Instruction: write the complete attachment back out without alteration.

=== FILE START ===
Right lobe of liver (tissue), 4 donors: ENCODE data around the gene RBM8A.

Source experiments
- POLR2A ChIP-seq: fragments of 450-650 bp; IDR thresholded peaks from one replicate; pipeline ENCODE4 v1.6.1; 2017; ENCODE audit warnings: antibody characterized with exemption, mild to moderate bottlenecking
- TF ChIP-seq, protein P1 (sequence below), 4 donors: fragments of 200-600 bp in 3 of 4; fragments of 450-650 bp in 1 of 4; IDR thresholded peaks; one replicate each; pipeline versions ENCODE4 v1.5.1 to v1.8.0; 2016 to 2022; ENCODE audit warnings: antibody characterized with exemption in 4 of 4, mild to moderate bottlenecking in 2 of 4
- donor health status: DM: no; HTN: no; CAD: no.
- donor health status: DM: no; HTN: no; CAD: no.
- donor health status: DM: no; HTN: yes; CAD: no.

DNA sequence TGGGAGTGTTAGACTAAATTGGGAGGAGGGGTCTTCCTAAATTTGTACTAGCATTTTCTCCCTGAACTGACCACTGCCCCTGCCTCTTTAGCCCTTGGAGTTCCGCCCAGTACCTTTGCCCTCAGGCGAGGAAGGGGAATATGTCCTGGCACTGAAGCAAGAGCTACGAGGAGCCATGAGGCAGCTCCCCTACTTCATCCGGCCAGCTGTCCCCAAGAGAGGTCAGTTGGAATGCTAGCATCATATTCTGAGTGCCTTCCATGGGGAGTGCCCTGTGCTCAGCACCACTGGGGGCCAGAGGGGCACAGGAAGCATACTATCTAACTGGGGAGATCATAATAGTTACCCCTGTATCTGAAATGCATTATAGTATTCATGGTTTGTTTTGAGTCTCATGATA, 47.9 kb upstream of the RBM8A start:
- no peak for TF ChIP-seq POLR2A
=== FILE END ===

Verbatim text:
Right lobe of liver (tissue), 4 donors: ENCODE data around the gene RBM8A.

Source experiments
- POLR2A ChIP-seq: fragments of 450-650 bp; IDR thresholded peaks from one replicate; pipeline ENCODE4 v1.6.1; 2017; ENCODE audit warnings: antibody characterized with exemption, mild to moderate bottlenecking
- TF ChIP-seq, protein P1 (sequence below), 4 donors: fragments of 200-600 bp in 3 of 4; fragments of 450-650 bp in 1 of 4; IDR thresholded peaks; one replicate each; pipeline versions ENCODE4 v1.5.1 to v1.8.0; 2016 to 2022; ENCODE audit warnings: antibody characterized with exemption in 4 of 4, mild to moderate bottlenecking in 2 of 4
- donor health status: DM: no; HTN: no; CAD: no.
- donor health status: DM: no; HTN: no; CAD: no.
- donor health status: DM: no; HTN: yes; CAD: no.

DNA sequence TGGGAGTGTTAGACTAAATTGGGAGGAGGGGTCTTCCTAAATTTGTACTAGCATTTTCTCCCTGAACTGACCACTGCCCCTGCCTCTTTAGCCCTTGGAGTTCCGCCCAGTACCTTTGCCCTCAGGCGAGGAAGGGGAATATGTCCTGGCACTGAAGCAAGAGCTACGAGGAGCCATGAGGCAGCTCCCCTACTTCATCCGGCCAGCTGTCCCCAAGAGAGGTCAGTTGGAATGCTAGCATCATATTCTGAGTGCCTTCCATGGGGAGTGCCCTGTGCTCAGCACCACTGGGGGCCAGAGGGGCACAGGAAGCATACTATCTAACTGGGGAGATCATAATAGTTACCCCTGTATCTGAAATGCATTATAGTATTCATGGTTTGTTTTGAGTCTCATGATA, 47.9 kb upstream of the RBM8A start:
- no peak for TF ChIP-seq POLR2A